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In the following article that appeared in the Cumhuriyet newspaper on 27 May 2018, Mine Söğüt describes her experiences while accompanying Başak Demirtaş on the arduous journey she makes every week to visit her husband, former HDP co-chair and the party's presidential candidate, Selahattin, in Edirne Prison 1700 kilometres away. Translated from Turkish by Tim Drayton

Başak Demirtaş: This is a good trek

For twenty months, she has set out on a long journey from their home in Diyarbakır every Wednesday. With patience, perseverance and faith to enable her to see her husband Selahattin Demirtaş in Edirne Prison and spend a mere hour with him. This story is the story of this long day trip. And, at the same time, of patience, perseverance and faith. And it is also love’s non-political and exceptionally human story.

By Mine Söğüt

Başak posted a Tweet and asked people to send the best photographs they have taken of the election campaign. We have fun looking at them. They say, “What a lovely smile she’s got, hasn’t she?“ The “Hola“ on her T-shirt is Zaza for ”I’m well.“


It is half past midnight. We are on the expansive balcony of a flat on the top floor of a multistorey apartment building in one of the new quarters of Diyarbakır surrounded by wide streets that in no way resembles those venerable quarters crammed in among narrow roads.

There is a full moon. It is a glittering night. We are drinking tea and looking at the dried flowers hanging on the wall. These are the flowers that Selahattin Demirtaş has sent from the inside. They stand upside down and, dry as they may be, still maintain the magic of their colours.

They have dried the flowers he has sent from prison and hung them on the wall.

“Twenty months,” I say. She says, “Twenty months.”

We fall silent. We look at the moon. We each take another sip of tea. We have only just become acquainted. We are here to accompany her on the journey she makes regularly every week to Edirne for a prison visit. We have called in for an evening tea to get acquainted one day early.

I inquire, “How early can we call by in the morning to get footage of you leaving home?”

“Oh, stay here,” she says, “It’ll be easier.”

We have only just become acquainted; we are as yet unaware that by this time tomorrow we would return as two friends who had made a monstrous journey, had shared many things with one another and had probably had different experiences but had at the same time become closer to one another in many ways.

A few minutes after having said, out of politeness, “How can we do that?” three beds are unfolded in the flat. One for me, one for my colleague Vedat who is to take the photographs and one for my colleague Berna who is to shoot the video.


This suitcase is carefully packed every week. Clean underwear, clothing and towels inside. She says, “He actually also washes his own laundry. But, it gives me solace to bring some things belonging to him home every week and to bring him something from home.”

The sun has long since risen. Outside there is the cool of light rain. The suitcase in which she put the clean towels and T-shirts last night stands in the corridor. The kids are asleep inside. Başak is curling her hair in the bathroom. And she tells me how she met Selahattin Demirtaş, how they got married, how they have been devoted to one another since the first day of their marriage, how they have spent sixteen years together and how things have ended up as they have. By now, she is done with curling her hair and has moved on to make-up.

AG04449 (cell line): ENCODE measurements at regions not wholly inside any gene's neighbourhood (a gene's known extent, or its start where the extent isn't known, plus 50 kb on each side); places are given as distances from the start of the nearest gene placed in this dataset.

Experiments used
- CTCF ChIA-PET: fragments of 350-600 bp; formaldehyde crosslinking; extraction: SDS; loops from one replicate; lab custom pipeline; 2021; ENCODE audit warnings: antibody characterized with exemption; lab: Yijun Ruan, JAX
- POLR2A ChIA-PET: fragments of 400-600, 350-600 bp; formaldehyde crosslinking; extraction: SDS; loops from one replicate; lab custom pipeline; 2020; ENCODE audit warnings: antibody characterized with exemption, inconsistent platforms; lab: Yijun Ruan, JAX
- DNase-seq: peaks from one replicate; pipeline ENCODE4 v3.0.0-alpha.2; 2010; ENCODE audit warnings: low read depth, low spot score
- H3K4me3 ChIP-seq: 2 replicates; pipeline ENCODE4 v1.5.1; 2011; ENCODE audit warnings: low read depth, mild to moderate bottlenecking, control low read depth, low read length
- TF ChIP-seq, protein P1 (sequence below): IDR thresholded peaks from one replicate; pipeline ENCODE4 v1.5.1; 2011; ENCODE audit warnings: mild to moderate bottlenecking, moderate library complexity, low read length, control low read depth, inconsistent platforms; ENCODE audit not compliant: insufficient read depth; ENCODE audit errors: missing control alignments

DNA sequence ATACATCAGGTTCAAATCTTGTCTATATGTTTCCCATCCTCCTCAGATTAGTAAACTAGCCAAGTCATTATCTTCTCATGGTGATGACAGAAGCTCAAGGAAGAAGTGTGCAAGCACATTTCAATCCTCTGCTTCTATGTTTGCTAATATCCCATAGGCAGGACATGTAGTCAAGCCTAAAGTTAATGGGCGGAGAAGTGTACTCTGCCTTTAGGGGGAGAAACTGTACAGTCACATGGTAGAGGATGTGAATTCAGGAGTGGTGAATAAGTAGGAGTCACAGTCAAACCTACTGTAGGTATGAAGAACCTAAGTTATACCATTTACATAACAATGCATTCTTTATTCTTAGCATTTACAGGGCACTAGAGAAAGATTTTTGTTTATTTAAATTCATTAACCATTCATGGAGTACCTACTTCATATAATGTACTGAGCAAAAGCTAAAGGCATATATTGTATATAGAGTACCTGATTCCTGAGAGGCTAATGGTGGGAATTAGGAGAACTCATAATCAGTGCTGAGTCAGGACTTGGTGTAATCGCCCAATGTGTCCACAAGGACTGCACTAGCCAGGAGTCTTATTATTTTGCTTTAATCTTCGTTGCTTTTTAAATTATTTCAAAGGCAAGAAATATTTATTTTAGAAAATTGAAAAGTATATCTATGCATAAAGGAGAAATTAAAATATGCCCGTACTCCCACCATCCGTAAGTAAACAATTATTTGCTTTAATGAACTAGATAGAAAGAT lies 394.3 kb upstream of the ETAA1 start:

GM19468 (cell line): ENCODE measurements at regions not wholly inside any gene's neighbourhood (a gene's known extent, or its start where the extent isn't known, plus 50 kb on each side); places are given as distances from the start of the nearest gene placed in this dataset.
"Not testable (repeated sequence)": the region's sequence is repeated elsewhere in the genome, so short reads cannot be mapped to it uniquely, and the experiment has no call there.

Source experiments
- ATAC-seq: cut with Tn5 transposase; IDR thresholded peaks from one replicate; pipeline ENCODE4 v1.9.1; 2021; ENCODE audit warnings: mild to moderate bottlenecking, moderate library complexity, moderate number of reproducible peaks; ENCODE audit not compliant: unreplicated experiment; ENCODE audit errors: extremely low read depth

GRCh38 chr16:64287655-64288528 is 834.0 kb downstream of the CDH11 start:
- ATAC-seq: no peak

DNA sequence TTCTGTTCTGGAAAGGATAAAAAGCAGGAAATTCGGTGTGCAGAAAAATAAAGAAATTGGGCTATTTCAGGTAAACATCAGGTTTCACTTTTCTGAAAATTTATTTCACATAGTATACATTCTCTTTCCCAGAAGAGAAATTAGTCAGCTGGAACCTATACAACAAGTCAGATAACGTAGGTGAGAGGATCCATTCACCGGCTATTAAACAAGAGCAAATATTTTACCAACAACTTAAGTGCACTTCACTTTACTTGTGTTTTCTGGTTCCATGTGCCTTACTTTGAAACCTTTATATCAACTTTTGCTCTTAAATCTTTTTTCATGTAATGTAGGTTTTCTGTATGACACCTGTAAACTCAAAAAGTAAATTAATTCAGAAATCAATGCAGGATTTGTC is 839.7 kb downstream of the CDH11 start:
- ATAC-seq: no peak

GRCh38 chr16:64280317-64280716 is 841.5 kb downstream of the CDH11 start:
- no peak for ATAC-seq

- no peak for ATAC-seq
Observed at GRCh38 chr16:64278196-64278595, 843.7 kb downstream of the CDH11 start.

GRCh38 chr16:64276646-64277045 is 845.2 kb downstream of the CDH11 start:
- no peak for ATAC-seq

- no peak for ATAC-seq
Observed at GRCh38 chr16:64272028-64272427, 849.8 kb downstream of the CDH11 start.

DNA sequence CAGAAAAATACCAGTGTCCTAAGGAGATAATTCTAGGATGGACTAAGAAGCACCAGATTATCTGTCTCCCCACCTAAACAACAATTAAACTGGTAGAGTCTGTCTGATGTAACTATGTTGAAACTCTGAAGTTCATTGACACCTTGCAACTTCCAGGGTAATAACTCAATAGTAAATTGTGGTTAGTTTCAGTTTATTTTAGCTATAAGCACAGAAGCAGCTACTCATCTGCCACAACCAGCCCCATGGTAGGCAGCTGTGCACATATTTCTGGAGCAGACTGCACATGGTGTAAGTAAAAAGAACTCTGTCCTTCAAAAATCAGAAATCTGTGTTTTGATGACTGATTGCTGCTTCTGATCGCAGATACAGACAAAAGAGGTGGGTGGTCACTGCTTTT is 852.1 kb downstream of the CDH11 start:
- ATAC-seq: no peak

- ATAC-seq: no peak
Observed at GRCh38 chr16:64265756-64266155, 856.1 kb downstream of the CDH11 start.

While curling her hair and readying herself to make the one hundredth prison visit to twenty-month-detainee Selahattin Demirtaş, she is as excited as when she was going to meet her husband of sixteen years for the first time.

“It is important for him always to see me well groomed,” she says, “Otherwise, he will be plagued with thoughts about whether we are all right and there is a problem.”

So, are they all right?

Yes, they are all right, because they know that what has befallen them is not a personal thing. The judiciary losing its independence, courts becoming dysfunctional and the failure so far for a politician who has been held in jail for months, since this is what those in power wish for, even though he is a presidential candidate is puzzling not only for them, but for the world.

The light radiating from her eyes as she says, “He cannot flee and had returned from abroad two days before he was detained. It is impossible for him to tamper with the evidence since all the evidence is the speeches he made and the articles he wrote. Everyone can clearly see this. Think, this is how scared they are of him,” is the light that comes from the sense of being indisputably right and thus strong.

She says this and, finally, carefully applies the lipstick.

We are now ready to set out.

“They ask me how I can be so strong. People draw strength from being right. I am so happy when I hear his defences in courts. Not just we, but everyone, sees how right he is there.”


We head for Diyarbakır Airport. We are accompanied by Selahattin’s sister Bahar. She talks a bit about her brother, too. “Do you know I learnt how to iron from him?” she says.

I say, “Hum, yesterday evening your husband Harun made and brought our coffees? After all, south-eastern men are feudal(!)” and we share a laugh.

No, all the men in this family are egalitarian. Listening to Başak and Bahar, I begin to understand why the language in Selahattin Demirtaş’s speeches is not masculine. This makes it easier to understand how someone who denies the feudal tendencies that have plagued this part of the world entry to his home and life is capable of creating a discourse that is different from the customs and expectations of the society to which he belongs politically but nevertheless exerts influence on them.